Polycystic ovary syndrome is a condition causing a woman's hormones to get out of balance. PCOS can cause problems with periods and also makes it difficult to get pregnant. Most women who have PCOS grow small cysts on their ovaries. The cysts are not harmful but will lead to hormone imbalances. PCOS can also cause unwanted changes in a patient's appearance, and over time it can lead to serious health problems, such as diabetes and heart disease. Early diagnosis and treatment can help control the symptoms and prevent long-term problems.
The cause of PCOS is not fully understood, but genetics may be a factor. PCOS seems to run in families, so the chances of having it is higher if other women in the family have it or have irregular periods or diabetes. PCOS can be passed down from either the mother's or father's side.
Symptoms of PCOS can be mild at first, but if left untreated these symptoms can worsen or new symptoms can develop. The most common symptoms are:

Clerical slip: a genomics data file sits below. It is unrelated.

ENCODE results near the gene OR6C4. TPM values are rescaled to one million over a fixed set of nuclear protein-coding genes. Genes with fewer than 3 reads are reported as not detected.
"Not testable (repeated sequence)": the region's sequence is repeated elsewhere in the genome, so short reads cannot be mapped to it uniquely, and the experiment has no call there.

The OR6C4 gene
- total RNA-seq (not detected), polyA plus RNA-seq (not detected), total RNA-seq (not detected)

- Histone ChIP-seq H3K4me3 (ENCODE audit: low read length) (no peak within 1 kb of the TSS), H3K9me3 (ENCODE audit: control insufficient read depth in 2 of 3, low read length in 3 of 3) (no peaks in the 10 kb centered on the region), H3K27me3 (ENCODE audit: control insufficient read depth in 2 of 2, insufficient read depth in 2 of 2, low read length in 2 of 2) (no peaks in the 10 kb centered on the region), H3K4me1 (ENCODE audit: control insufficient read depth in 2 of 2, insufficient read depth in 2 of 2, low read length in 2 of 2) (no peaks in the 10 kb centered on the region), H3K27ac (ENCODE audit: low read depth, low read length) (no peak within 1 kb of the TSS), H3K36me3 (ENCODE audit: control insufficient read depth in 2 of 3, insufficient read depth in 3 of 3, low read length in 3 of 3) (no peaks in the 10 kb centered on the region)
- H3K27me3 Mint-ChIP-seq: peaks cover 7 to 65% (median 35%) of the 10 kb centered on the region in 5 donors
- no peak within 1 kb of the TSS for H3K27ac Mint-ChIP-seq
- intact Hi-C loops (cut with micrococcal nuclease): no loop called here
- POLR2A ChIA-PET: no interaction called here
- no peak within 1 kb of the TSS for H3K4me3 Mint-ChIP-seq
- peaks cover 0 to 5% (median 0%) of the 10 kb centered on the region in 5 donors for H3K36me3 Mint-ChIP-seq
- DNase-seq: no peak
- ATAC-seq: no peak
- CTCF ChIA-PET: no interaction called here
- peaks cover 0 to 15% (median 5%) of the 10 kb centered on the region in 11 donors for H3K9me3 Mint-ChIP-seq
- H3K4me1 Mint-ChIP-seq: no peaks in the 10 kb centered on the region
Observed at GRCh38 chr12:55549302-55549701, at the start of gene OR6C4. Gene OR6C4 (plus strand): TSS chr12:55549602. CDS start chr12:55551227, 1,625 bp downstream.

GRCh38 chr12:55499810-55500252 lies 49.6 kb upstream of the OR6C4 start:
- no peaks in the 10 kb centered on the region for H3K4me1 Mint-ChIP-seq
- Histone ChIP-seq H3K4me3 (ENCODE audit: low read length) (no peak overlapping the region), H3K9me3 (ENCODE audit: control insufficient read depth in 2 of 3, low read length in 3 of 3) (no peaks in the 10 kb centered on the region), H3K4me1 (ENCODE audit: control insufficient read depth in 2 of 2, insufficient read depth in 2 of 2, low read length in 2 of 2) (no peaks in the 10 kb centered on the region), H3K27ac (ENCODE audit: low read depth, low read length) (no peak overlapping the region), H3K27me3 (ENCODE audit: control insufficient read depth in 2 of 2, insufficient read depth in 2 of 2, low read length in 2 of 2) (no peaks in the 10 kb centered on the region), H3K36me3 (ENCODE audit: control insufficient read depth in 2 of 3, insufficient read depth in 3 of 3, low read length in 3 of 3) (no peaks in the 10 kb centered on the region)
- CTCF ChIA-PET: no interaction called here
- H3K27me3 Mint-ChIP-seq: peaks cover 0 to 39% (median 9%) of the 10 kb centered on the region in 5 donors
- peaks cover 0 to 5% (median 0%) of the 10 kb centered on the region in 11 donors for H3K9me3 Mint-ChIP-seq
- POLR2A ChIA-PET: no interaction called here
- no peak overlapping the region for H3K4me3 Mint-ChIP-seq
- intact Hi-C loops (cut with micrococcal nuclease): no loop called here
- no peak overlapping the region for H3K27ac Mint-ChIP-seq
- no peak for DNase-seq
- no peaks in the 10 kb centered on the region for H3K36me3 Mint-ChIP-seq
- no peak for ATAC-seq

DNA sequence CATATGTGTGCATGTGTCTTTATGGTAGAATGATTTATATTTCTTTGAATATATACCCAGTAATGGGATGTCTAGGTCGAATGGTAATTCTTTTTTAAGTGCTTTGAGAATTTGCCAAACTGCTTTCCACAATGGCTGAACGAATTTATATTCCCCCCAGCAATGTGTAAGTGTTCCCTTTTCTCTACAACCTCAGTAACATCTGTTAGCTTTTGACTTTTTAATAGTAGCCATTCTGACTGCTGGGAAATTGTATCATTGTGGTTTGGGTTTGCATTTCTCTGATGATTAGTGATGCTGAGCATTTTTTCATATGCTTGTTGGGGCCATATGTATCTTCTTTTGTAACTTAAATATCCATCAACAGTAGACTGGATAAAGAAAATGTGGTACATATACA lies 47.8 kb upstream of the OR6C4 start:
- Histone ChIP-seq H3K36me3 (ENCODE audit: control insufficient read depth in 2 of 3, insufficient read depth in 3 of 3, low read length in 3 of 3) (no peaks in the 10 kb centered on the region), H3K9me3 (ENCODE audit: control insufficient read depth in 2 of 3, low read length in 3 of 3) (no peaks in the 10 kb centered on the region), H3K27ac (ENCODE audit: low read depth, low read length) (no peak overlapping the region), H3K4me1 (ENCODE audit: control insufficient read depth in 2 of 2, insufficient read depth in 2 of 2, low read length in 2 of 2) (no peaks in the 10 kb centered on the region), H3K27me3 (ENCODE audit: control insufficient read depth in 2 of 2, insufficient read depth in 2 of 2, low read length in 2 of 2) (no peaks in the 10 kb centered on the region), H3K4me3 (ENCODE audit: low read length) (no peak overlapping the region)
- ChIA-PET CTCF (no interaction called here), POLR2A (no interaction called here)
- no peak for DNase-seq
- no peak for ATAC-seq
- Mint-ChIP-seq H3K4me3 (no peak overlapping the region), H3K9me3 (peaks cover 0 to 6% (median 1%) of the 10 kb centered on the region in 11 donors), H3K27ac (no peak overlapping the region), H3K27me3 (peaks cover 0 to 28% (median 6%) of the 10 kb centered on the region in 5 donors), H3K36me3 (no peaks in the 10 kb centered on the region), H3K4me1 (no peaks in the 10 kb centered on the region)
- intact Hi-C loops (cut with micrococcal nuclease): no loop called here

PCOS must first be diagnosed before treatment. To diagnose PCOS the doctor may ask questions about past health, symptoms, and menstrual cycles. The doctor may run a physical exam to check for signs of PCOS, which can include high blood pressure. The doctor will also check height and weight to see if there is a healthy body mass index. Lab tests might be run to check on blood sugar, insulin, and other hormone levels. These hormone tests can help rule out thyroid or other gland problems that could cause similar symptoms. The doctor may also have a pelvic ultrasound to look for cysts on the ovaries.